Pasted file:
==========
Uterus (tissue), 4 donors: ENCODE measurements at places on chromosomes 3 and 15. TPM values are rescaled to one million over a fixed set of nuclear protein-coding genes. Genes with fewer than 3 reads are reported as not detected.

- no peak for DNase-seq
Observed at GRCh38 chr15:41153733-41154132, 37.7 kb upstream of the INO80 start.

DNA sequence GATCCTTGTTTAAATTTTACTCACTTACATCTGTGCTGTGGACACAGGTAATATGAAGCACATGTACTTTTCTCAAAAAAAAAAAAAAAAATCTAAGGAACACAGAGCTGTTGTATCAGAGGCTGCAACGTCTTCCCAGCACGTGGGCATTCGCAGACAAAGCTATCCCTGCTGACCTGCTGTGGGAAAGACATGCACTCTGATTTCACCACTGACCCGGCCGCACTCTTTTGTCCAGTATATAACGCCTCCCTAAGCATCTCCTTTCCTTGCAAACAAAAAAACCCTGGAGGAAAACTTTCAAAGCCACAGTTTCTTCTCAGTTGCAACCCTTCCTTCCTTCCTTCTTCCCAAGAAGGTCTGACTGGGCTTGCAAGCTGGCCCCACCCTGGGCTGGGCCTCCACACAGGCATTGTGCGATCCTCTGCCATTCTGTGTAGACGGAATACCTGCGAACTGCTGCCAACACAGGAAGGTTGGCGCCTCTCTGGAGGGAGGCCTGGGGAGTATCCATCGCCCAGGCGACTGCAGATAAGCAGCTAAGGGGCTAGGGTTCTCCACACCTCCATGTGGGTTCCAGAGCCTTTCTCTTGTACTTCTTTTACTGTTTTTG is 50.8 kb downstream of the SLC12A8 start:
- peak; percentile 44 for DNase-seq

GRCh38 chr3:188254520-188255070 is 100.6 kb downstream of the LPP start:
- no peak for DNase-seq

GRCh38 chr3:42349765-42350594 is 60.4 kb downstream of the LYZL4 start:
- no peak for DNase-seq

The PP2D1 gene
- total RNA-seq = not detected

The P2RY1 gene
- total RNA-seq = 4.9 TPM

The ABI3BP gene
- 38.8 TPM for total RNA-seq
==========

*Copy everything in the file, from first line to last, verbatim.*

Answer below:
Uterus (tissue), 4 donors: ENCODE measurements at places on chromosomes 3 and 15. TPM values are rescaled to one million over a fixed set of nuclear protein-coding genes. Genes with fewer than 3 reads are reported as not detected.

- no peak for DNase-seq
Observed at GRCh38 chr15:41153733-41154132, 37.7 kb upstream of the INO80 start.

DNA sequence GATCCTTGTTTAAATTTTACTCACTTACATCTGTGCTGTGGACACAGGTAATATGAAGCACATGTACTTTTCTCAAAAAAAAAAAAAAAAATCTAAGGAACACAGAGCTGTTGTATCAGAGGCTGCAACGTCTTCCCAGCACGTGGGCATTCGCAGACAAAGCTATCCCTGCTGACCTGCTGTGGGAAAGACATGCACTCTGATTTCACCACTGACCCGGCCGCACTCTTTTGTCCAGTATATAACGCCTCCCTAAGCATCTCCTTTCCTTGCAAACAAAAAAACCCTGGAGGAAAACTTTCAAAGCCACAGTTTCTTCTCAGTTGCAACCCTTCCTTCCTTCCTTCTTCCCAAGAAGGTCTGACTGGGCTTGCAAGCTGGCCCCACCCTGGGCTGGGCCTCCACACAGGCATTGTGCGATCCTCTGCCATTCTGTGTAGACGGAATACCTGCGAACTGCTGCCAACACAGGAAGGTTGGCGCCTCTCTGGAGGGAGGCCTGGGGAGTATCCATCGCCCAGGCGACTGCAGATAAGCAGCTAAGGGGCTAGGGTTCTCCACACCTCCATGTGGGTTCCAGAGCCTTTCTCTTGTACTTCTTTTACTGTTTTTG is 50.8 kb downstream of the SLC12A8 start:
- peak; percentile 44 for DNase-seq

GRCh38 chr3:188254520-188255070 is 100.6 kb downstream of the LPP start:
- no peak for DNase-seq

GRCh38 chr3:42349765-42350594 is 60.4 kb downstream of the LYZL4 start:
- no peak for DNase-seq

The PP2D1 gene
- total RNA-seq = not detected

The P2RY1 gene
- total RNA-seq = 4.9 TPM

The ABI3BP gene
- 38.8 TPM for total RNA-seq